Composer and Sound Designer. Worked on published titles for mobiles and browser games.
No images, videos or audio files have been added to this gallery. Join now to share media with the community.
Finally You have come to the stage where your game development has just reached...almost alpha.
Srsly? It's just the right time to paint it with the right music and sound effects. woohoo.
Um, So which way to go?
Should I browse through heaps of (questionable) categorized sound effects picking one by one?
If you have very little audio assets, lots of time and small change, yep.
Although you aren't a sound designer, picking up some skills and freebie editing programs could be worth the time.
No, there's no but coming. As a sound designer I have no problems with developers grasping the basics and perhaps have more appreciation when the goal is more professionally achieved by the sound guy.
There are about 4 large free sound effects websites which are great resource.
And, if you couldn't find what you are looking for you can always spend a few dollars, or get a package deal for yearly usage. Congratulations. You've just assigned a budget for audio. And here is where the but is coming.
Budgets are a drag. Every developer needs to start managing it and let go of the art directing work, because he knows its important. It's about prioritizing your money vs the crucial assets you need for your game. Maybe you want that cool character builder, or map editor, or hire someone to make a hip trailer.
That's tough decisions because almost everything is crucial.
My point? If you already planned a budget and it has audio in it, consider the option between hiring a guy or go to a library.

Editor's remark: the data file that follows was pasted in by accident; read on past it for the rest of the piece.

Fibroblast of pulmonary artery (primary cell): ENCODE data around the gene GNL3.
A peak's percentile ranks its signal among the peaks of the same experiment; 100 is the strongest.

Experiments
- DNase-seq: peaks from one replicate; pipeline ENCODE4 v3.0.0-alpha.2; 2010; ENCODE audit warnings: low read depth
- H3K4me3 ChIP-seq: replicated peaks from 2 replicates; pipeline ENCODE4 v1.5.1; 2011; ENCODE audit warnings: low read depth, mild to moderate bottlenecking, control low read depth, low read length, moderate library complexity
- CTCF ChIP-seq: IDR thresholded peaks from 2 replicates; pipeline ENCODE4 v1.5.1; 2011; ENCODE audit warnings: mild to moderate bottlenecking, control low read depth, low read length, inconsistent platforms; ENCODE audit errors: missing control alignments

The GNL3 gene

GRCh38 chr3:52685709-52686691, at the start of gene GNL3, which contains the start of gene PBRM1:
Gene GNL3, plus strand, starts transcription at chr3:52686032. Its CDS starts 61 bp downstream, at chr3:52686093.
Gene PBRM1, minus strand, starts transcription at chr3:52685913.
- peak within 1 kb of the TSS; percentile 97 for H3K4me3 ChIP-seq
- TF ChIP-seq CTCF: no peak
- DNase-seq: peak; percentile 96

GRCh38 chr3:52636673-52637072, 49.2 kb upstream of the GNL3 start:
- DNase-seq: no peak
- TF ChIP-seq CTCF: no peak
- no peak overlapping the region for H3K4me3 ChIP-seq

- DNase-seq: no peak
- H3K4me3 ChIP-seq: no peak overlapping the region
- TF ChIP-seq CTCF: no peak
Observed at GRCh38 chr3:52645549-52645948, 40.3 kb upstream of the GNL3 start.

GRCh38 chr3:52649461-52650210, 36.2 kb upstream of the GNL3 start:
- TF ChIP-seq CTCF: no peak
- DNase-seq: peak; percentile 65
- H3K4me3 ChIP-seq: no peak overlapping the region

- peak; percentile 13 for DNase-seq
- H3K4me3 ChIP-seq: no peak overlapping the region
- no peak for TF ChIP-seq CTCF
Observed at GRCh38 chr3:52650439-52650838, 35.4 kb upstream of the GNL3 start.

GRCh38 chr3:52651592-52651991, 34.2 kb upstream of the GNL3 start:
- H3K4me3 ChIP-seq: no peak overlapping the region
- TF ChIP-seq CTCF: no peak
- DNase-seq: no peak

The audio guy
There are a few things to check so you won't have a bad experience or worse, get your project slowed down and "painted" badly.
Who is he?
if youre starting out it could be some anonymous dude from the forum?
Not a problem really if he has a portfolio. Check if its reliable, like did his projects really came to be? and what reactions people had to them.
Some dudes are starting out the same as a newbie developer, so that's a good thing to work with them if you have the patience to train them and if they're willing to be cheap enough for you :p.
Back to budgets and excessive time consumption:
You were saving some for the audio guy, you're past your first game now. This is your second and you want more out of your game. Terrific. How can I check if he can deliver?
Just ask him to do you examples of your requests. That's how you know which one of them is best suited, and it doesn't have to be the most experienced. You could be surprised.
Lets say you have 100$ which is medium low budget for an average flash game.
For that amount you should get a very decent audio package if the guy knows what he's doing. And that's for sound effects only. I can't say how many sounds will you get.
Music is usually the expansive part if you want quality. It takes a good deal of time and a good deal of today's technology to get a competitive music track.
That's another thing worth mentioning, that we are in a competitive market. I see tons of fantastic ideas at the indies, but only a handful get proper funding and crew to manifest the Vision to reality. Because those that weren't aware of what's out there got trolled out by the ever cruel eye of criticism.
So getting pro music is another step up for a more competitive game obviously, but if you got your budget this far, it must be worth it.
Getting a unique soundscape for your game is an obvious upgrade, but it doesn't have to be as expansive as you think.
Especially if you already saved the budget for it.